where and is a suitable quadratic form which takes into account the nonlinear term, the pressure term and the incompressibility constraint (see, e.g. (6); (7); (9)). Note that the Fourier symbol of is .

The problem is formulated in the space is periodic, , . Here, for any , the Fourier symbol of the operator is given by , where .

To prove the entire character, with respect to the spatial variables, of the solution of expNSE for , it suffices to show that its Fourier coefficients decrease faster than exponentially with the wavenumber . This will be done by showing that, for any , the norm of , the solution with an exponential weight in Fourier space, is finite. As usual, we here denote the norm of a real space-periodic function by . Moreover, will be the usual Sobolev space of index (i.e., functions which have up to space derivatives in ).

The main result (Theorem 2.1) will make use of the following Proposition which was inspired by (20) (see also (21))
Proposition 2.1    Let , , and . Then


where is a universal constant and


Notation   In Proposition 2.1 and also in the sequel we use the following notation (to avoid fractions in exponents):


Proof   Let . By using the Fourier representations and and Parseval’s theorem, we have


where the means complex conjugation.

Since , when , we can estimate the absolute value of the right-hand side from above as


where the functions , and are given by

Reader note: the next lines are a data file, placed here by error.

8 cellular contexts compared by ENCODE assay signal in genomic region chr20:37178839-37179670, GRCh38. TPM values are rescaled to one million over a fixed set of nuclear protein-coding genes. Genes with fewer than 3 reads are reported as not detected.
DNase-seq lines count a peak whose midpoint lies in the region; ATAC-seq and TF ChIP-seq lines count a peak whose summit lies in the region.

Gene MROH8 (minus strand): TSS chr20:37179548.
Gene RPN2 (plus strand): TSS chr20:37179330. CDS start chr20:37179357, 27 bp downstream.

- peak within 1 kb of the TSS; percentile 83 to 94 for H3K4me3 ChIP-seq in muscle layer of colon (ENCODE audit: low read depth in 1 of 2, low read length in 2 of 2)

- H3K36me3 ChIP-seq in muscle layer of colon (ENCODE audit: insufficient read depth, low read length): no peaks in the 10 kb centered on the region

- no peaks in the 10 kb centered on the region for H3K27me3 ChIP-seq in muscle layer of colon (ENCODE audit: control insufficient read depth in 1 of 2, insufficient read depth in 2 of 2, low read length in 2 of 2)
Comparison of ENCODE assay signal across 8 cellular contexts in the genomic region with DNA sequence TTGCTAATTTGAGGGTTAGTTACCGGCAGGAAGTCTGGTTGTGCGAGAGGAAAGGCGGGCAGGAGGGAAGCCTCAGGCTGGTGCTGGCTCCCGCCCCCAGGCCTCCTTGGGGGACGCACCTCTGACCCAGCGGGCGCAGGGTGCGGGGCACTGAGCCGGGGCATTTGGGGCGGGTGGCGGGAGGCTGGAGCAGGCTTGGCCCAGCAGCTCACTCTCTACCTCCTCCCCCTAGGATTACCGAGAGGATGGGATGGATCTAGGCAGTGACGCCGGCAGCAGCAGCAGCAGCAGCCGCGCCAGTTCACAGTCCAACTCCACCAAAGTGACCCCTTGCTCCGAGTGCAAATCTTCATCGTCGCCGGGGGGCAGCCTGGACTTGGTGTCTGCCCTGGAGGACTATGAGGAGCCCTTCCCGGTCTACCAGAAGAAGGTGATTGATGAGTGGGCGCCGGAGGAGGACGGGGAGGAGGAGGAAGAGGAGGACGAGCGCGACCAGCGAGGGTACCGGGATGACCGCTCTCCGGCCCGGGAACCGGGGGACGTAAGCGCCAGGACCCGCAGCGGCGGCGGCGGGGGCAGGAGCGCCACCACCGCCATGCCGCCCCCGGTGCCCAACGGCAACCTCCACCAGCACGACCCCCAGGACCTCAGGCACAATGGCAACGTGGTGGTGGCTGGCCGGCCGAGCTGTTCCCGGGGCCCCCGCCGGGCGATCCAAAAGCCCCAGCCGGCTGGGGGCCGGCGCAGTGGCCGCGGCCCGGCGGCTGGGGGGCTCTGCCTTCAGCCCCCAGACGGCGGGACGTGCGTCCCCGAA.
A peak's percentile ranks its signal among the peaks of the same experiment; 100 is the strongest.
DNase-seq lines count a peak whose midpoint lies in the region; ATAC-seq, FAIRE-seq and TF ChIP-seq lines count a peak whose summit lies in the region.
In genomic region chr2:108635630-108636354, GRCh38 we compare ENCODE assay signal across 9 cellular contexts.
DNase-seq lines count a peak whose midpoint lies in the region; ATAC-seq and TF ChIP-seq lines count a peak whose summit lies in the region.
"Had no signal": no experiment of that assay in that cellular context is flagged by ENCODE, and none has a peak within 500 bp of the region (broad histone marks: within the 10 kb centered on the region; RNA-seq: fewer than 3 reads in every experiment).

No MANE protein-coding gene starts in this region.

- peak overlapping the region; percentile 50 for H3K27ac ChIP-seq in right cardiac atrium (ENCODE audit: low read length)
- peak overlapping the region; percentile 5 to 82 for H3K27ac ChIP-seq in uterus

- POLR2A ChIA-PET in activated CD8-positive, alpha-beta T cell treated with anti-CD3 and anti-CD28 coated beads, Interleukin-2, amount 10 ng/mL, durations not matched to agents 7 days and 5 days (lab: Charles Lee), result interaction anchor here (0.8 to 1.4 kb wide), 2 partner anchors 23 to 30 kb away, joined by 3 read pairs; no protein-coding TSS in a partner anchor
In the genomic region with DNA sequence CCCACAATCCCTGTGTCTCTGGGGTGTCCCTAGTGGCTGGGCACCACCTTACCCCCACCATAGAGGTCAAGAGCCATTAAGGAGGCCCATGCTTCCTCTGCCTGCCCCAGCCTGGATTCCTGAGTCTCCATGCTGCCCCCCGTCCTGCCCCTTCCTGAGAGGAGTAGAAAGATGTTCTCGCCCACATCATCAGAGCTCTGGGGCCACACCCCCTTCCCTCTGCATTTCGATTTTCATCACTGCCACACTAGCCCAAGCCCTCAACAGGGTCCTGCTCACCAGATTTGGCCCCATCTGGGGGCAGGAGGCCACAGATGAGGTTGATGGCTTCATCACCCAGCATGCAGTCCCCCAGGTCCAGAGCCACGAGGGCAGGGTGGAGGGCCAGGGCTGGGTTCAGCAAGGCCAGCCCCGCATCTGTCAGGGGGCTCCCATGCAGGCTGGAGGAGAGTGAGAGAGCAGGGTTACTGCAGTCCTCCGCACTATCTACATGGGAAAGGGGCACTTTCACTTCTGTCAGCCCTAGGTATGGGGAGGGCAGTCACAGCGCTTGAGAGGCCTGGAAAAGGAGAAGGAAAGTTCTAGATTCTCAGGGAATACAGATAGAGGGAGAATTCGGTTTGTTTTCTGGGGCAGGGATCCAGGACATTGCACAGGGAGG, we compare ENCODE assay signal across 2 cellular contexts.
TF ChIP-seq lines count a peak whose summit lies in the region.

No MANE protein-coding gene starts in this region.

and the last inequality follows from the Cauchy–Schwarz inequality.

By Agmon’s inequality (22) (see also (7)) in 3D we have


where is a universal constant. By using (2.10), (2.13) and the fact that , we obtain


And by using the interpolation inequality between and , where , we obtain2


Now, to obtain the inequality in Proposition 2.1, we just need to estimate the operator norm


This concludes the proof of Proposition 2.1.

Next, we state and present the proof of the main theorem. The steps of the proof are made in a formal way, however, they can be justified rigorously by establishing them first for a Galerkin approximation system and using the usual Aubin compactness theorem to pass to the limit (see, e.g. (6); (7); (9)). Furthermore, we do not assume that the initial condition is entire; it is only assumed to be square integrable, although it will become entire for any . This is why in estimating norms of the solution with exponential weights we have to stay clear of .